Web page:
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Father Payne by Arthur Christopher Benson

Part 6 out of 6

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on paper. I wish he would see a doctor, or go away for a bit; but I can't
advise him to do that--he hates a fuss about anything, and most of all
about health. He says you ought never to tell people how you are feeling,
because they have to pretend to be interested!"

I smiled at this, and said, "I don't think there really is much the matter!
People can't be always at the top of their game, and he takes a lot out of
himself, of course. He's always giving out!"

"He is indeed," said Barthrop; "but I won't say more now. I feel better for
having told you. Just you keep your eyes open--but, for Heaven's sake,
don't watch him--you know how sharp he is."

I went off a little depressed by the talk, because it seemed so impossible
to connect anything but buoyant health with Father Payne. I did not see him
at breakfast, but he came in to lunch; and I saw at once that there was
something amiss with him. He ate little, and he looked tired. However, as I
rose to go--we did not, as I have said, talk at lunch--he just beckoned to
me, and pointed with his finger in the direction of his room. It was a
well-known gesture if he wanted to speak to one. I went there, and stood
before the fire surveying the room, which looked unwontedly tidy, the table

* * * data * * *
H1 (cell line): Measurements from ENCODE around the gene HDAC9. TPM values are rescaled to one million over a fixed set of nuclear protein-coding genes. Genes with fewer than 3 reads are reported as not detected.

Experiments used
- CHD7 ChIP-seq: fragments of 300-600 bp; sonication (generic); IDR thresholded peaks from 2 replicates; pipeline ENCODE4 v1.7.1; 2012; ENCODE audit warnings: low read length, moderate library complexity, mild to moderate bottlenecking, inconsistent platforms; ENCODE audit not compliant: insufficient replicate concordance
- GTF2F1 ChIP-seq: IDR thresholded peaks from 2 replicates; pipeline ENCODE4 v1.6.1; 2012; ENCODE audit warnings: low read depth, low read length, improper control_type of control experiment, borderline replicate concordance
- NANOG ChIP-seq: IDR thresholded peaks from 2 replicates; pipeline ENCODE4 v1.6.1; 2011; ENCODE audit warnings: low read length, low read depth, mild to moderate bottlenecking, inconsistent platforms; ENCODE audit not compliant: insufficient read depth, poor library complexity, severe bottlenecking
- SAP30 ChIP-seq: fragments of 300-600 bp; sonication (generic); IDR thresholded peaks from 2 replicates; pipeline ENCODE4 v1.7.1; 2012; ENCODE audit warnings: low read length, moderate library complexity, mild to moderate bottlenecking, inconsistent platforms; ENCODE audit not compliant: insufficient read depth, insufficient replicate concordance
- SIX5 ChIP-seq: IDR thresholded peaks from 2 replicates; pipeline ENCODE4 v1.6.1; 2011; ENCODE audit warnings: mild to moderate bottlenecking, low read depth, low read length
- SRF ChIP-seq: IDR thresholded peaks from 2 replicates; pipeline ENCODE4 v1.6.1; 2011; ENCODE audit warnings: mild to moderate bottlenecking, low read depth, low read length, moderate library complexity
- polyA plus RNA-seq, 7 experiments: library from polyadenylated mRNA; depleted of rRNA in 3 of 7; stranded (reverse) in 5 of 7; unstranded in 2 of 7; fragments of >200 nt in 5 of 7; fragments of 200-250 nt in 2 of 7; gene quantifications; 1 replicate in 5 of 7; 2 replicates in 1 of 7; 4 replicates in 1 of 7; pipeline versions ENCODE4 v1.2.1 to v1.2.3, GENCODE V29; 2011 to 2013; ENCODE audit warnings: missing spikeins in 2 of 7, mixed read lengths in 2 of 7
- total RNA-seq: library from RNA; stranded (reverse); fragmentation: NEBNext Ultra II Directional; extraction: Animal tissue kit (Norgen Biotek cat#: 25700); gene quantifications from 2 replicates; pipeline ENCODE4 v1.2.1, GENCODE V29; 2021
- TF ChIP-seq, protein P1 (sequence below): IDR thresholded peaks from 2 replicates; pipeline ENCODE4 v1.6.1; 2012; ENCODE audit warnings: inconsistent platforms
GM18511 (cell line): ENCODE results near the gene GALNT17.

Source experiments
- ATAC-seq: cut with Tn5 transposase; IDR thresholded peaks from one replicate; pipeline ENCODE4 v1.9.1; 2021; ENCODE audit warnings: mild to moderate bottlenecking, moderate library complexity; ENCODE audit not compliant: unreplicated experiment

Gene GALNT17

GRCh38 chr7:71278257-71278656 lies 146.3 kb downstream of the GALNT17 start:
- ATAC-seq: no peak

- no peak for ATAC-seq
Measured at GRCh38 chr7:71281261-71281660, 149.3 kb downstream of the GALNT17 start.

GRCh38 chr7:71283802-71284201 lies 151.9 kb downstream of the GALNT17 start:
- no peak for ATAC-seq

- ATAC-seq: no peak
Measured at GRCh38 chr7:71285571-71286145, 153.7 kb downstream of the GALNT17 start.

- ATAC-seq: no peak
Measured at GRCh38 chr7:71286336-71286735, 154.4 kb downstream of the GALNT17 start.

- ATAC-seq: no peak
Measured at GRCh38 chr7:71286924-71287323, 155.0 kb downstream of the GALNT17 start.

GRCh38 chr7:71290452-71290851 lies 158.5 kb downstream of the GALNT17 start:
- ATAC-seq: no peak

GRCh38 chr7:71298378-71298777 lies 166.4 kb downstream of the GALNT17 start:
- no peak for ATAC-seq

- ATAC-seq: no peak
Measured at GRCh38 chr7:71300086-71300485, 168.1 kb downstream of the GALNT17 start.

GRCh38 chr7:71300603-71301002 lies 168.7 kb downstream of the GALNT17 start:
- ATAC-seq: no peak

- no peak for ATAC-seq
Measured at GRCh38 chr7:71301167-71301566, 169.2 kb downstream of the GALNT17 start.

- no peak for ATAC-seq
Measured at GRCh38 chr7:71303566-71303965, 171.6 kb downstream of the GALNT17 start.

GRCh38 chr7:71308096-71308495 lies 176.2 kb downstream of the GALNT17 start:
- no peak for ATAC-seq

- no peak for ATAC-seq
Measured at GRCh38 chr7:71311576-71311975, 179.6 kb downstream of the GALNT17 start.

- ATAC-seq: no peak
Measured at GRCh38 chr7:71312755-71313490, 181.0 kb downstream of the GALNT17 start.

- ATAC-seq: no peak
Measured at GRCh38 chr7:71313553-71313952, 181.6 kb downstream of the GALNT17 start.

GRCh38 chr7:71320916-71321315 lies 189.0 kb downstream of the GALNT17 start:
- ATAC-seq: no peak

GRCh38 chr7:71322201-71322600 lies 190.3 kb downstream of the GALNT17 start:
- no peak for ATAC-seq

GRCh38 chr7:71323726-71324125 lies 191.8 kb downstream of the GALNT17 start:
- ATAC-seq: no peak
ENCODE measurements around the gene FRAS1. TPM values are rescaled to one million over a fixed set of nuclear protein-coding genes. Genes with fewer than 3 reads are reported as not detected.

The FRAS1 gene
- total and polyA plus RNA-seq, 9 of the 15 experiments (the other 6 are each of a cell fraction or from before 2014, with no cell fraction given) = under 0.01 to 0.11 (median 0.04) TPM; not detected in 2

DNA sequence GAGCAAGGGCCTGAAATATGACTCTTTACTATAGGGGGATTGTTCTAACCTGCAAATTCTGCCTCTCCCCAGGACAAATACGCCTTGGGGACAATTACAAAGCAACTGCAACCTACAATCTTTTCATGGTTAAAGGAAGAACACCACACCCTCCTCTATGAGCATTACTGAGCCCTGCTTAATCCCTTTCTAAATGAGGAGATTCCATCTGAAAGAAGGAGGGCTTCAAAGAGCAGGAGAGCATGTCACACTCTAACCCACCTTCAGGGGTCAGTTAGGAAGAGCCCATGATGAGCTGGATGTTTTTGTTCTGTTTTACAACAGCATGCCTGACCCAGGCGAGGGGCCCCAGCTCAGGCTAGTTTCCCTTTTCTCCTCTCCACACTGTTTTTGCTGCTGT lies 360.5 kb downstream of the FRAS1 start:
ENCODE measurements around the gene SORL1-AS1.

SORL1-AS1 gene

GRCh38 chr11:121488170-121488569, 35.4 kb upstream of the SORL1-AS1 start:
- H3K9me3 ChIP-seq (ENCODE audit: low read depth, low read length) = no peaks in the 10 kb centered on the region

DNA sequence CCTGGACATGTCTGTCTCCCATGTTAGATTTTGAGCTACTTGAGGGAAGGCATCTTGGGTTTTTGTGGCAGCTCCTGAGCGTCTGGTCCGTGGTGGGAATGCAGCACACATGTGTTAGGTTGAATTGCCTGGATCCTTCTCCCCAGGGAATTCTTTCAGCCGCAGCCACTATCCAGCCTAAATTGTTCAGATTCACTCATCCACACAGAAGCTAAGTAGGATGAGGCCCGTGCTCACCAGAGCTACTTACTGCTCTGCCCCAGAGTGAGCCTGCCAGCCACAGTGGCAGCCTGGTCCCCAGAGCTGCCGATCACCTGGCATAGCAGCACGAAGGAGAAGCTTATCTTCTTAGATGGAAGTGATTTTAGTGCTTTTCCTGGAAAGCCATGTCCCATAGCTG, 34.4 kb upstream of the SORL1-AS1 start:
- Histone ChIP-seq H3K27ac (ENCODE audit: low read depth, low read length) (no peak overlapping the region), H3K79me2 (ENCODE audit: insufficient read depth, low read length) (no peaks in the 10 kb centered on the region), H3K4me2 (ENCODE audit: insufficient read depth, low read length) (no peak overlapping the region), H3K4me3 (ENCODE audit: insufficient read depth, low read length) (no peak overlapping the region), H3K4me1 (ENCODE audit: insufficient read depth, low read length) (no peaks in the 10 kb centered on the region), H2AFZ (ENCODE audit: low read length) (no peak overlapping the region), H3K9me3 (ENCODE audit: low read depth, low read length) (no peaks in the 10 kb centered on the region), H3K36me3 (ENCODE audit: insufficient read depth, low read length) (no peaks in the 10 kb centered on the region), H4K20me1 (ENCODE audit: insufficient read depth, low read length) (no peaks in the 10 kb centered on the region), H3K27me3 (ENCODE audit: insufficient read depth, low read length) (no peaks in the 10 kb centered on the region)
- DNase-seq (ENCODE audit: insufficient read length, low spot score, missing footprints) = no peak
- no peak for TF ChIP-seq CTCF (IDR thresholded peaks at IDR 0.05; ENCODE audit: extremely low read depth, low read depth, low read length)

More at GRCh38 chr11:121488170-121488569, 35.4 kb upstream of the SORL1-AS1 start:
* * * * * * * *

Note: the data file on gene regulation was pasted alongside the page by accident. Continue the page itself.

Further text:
being almost free from books and papers. But there lay a long folded folio
sheet on the table, a legal document, and it gave me a chill to see the
word _Will_ on the top of it. Father Payne came in a moment later with
a smile. Then somehow divining, as he so often did, exactly what had
happened, he said, as if answering an unspoken question, "Yes, that's my
will! I have been, in fact, making it. It's a wholesome occupation for an
elderly man. But I only wanted to know if you would come for a stroll? Yes?
That's all right! You are sure I'm not interfering with any arrangement?"

It was a late autumn day in November: the air was cold and damp, the roads
wet, the hedges hung with moisture and the leaves were almost gone from the
trees. "Most people don't like this sort of day," said Father Payne, as we
went out of the gate; "but I like it even better than spring. Everything
seems going contentedly to sleep, like a tired child. All the plants are